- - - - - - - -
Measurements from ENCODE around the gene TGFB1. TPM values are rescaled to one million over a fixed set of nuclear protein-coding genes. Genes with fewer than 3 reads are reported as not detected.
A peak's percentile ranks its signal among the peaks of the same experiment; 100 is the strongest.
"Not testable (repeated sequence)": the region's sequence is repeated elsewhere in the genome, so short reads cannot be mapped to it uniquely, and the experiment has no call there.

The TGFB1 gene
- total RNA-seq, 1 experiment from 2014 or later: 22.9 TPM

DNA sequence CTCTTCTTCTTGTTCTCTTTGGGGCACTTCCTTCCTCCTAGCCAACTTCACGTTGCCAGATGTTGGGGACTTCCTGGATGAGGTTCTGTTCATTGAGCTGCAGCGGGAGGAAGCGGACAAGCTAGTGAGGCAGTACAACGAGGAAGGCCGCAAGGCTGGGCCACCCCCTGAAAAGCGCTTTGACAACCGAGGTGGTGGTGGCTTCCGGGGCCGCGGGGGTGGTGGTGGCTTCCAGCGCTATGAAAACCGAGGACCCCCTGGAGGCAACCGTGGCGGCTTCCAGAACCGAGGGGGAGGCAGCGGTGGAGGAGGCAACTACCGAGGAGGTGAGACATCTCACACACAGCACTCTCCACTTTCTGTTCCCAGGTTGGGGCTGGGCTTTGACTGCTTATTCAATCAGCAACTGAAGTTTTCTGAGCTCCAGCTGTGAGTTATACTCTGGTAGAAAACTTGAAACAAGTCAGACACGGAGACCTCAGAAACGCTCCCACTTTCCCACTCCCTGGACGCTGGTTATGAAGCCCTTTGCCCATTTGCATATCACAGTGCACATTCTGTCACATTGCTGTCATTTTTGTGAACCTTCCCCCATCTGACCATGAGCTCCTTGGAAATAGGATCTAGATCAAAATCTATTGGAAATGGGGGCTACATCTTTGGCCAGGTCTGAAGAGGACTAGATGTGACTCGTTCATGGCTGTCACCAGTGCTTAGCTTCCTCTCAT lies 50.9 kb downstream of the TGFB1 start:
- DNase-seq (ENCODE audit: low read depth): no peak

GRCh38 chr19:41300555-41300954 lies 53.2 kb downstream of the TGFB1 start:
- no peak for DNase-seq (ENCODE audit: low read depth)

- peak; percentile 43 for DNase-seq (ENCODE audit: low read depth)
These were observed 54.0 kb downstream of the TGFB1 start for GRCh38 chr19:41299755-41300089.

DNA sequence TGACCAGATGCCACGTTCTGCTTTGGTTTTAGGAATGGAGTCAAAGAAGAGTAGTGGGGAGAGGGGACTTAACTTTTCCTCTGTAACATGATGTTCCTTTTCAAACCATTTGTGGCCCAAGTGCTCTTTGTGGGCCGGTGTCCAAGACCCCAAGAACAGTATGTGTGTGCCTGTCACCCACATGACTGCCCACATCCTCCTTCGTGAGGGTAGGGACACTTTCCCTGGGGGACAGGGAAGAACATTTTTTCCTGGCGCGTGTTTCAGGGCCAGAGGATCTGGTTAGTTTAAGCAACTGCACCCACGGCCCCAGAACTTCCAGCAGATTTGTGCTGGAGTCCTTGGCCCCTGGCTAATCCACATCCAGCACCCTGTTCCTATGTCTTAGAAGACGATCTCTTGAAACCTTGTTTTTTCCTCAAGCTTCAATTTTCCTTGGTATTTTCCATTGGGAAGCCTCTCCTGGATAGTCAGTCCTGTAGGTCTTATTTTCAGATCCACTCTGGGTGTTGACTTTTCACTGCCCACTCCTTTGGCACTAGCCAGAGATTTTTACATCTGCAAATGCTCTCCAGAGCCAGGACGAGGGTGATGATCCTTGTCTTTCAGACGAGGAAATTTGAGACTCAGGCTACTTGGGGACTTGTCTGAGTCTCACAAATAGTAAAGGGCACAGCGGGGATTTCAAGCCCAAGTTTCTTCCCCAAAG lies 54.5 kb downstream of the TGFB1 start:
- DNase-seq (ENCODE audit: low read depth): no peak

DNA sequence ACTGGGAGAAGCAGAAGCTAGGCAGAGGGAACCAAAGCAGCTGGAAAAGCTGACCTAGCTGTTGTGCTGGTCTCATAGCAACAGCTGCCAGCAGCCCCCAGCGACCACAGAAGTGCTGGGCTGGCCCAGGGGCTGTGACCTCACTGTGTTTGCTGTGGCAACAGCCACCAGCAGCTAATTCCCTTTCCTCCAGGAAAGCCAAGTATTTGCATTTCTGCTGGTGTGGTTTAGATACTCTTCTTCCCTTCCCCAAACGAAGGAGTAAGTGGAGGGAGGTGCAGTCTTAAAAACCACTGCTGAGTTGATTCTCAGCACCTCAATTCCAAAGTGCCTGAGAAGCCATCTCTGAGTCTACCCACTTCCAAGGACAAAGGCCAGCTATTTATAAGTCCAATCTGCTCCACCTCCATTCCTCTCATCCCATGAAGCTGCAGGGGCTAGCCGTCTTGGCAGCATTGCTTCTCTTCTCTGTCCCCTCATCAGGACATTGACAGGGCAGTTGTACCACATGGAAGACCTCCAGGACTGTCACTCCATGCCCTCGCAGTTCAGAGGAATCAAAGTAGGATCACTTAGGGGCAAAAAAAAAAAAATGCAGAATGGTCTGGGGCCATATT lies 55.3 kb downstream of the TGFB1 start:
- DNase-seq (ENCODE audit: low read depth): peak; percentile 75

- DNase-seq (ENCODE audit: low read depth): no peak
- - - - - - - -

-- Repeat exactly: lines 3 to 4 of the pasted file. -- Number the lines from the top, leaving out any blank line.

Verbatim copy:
"Not testable (repeated sequence)": the region's sequence is repeated elsewhere in the genome, so short reads cannot be mapped to it uniquely, and the experiment has no call there.

The TGFB1 gene